Participating in the 57th Annual Key West Historic House Tour

In April of 2016 we began construction on a significant remodel to our old Key West home. Our home first appears on a very old hand-drawn map of Key West from 1884. It’s our best guess that the home was constructed shortly prior to the drawing of that 1884 map. While the home was probably well-cared for during its first 100 years of existence, it suffered a bit of neglect over the last 40 years and our intent was to bring it back to its former glory. Fortunately, my wife is an architect and we spent several months creating a design to replace an existing, non-historic shed roof & awning with a new, full-height sawtooth roof that would be a more appropriate historic design that what the home exhibited when we purchased it.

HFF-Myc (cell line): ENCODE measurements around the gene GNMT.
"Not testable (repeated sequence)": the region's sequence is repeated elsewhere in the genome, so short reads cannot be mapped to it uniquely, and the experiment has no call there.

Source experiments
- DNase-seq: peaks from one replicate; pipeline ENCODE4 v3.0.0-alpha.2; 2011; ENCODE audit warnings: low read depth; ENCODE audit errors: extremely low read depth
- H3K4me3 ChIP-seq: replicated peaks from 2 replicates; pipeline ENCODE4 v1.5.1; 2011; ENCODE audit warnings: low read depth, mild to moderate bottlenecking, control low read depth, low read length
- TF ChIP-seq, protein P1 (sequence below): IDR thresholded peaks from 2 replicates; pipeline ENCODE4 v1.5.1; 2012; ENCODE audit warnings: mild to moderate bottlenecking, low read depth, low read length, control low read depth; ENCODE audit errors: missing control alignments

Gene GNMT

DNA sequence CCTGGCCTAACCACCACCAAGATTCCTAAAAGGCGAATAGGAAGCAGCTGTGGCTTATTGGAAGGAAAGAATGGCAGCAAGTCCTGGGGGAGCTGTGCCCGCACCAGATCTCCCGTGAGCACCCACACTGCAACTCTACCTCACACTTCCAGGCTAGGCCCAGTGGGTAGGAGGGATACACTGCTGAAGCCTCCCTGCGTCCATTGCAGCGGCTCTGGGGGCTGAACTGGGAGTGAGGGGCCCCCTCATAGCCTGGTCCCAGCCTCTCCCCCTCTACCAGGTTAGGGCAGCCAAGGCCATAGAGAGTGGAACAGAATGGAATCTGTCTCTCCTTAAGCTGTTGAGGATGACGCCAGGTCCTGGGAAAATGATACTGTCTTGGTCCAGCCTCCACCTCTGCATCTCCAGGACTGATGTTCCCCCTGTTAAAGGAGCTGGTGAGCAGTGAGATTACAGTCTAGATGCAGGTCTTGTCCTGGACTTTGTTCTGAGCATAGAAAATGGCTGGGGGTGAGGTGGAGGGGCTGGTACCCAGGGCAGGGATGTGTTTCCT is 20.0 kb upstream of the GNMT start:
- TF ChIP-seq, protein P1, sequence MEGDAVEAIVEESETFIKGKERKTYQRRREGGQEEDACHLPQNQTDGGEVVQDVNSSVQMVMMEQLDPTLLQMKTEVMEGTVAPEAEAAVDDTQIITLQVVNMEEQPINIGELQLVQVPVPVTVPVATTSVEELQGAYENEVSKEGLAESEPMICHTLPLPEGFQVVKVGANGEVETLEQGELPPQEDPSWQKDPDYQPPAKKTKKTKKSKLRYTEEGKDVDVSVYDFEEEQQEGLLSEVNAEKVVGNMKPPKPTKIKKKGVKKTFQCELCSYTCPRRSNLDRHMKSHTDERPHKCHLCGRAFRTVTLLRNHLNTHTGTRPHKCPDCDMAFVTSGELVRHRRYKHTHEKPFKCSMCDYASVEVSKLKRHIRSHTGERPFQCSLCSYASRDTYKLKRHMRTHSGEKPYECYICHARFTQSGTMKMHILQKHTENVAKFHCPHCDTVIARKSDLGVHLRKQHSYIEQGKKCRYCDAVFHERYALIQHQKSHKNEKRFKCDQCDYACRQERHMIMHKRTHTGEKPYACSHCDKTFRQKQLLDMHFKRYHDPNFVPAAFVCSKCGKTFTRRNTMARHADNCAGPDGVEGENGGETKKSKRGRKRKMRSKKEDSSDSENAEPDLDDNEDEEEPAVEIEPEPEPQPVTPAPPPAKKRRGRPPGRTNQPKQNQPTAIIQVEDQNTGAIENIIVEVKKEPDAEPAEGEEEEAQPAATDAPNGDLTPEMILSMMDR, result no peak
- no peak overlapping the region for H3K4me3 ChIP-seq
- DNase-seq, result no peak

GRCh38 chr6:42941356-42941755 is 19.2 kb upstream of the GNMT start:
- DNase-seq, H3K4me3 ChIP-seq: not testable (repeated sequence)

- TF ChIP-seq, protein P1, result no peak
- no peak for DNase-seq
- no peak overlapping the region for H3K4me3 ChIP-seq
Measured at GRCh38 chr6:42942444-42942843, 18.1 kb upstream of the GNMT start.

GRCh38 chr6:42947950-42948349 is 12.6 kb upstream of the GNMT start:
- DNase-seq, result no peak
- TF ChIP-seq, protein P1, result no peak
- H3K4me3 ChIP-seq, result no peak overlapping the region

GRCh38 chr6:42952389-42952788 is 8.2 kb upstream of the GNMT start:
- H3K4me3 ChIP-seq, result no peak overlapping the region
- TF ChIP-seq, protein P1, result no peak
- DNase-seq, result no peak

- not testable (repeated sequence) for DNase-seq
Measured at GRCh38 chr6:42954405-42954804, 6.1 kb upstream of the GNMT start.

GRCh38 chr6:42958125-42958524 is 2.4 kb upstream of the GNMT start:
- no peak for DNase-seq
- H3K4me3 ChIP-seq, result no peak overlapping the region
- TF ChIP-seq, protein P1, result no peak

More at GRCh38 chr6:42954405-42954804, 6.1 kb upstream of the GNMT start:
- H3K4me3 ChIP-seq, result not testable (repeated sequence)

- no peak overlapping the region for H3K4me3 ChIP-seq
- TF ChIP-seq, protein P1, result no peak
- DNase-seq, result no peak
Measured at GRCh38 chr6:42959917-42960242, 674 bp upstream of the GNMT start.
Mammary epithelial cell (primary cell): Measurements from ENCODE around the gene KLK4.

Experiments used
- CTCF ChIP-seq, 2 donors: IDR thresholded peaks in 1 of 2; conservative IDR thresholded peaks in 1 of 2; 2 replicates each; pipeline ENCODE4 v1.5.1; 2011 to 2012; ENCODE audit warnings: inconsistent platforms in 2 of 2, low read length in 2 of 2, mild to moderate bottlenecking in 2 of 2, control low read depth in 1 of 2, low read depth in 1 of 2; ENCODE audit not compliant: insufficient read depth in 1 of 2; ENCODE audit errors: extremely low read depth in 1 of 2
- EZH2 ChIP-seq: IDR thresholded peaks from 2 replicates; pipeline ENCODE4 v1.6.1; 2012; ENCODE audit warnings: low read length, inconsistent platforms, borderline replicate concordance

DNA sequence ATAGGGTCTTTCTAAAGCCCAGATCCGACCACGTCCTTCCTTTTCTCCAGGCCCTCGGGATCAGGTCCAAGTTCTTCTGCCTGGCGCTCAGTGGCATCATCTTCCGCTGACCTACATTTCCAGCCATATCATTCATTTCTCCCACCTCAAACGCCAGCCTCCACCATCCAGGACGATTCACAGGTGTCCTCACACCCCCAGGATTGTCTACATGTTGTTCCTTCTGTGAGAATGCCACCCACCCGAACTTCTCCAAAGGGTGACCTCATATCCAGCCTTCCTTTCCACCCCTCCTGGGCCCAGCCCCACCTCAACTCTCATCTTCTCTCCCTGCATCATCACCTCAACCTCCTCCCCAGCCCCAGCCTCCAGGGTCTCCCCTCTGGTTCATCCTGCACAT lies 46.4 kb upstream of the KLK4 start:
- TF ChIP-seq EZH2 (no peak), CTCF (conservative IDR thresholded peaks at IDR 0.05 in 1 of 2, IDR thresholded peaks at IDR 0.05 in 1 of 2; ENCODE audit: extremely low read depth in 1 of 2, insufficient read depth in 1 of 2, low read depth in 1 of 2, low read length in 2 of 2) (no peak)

Key West 1884 Map
Closeup from the historic hand-drawn map from 1884.

Many months prior to beginning construction in 2016, we sat down with Key West’s Historic Architecture Review Commission (HARC) in order to secure their approval on our remodel project. We met with HARC many times in 2015 in order to ensure that our project followed HARC guidelines so that we could receive their approval and the necessary receipt of a Certificate of Appropriateness in order to officially break ground.

Construction began on April 1st of 2016 with the goal of finishing and passing our final inspection prior to the end of the year. In July, as the project was well underway, we received a letter from Teri Beard of Key West’s Old Island Restoration Foundation. In the letter, Teri wrote, I am writing you because your home on Truman Ave. has been nominated to be on our 2016-17 house tour. Your lovely home would be a welcomed addition on our tour.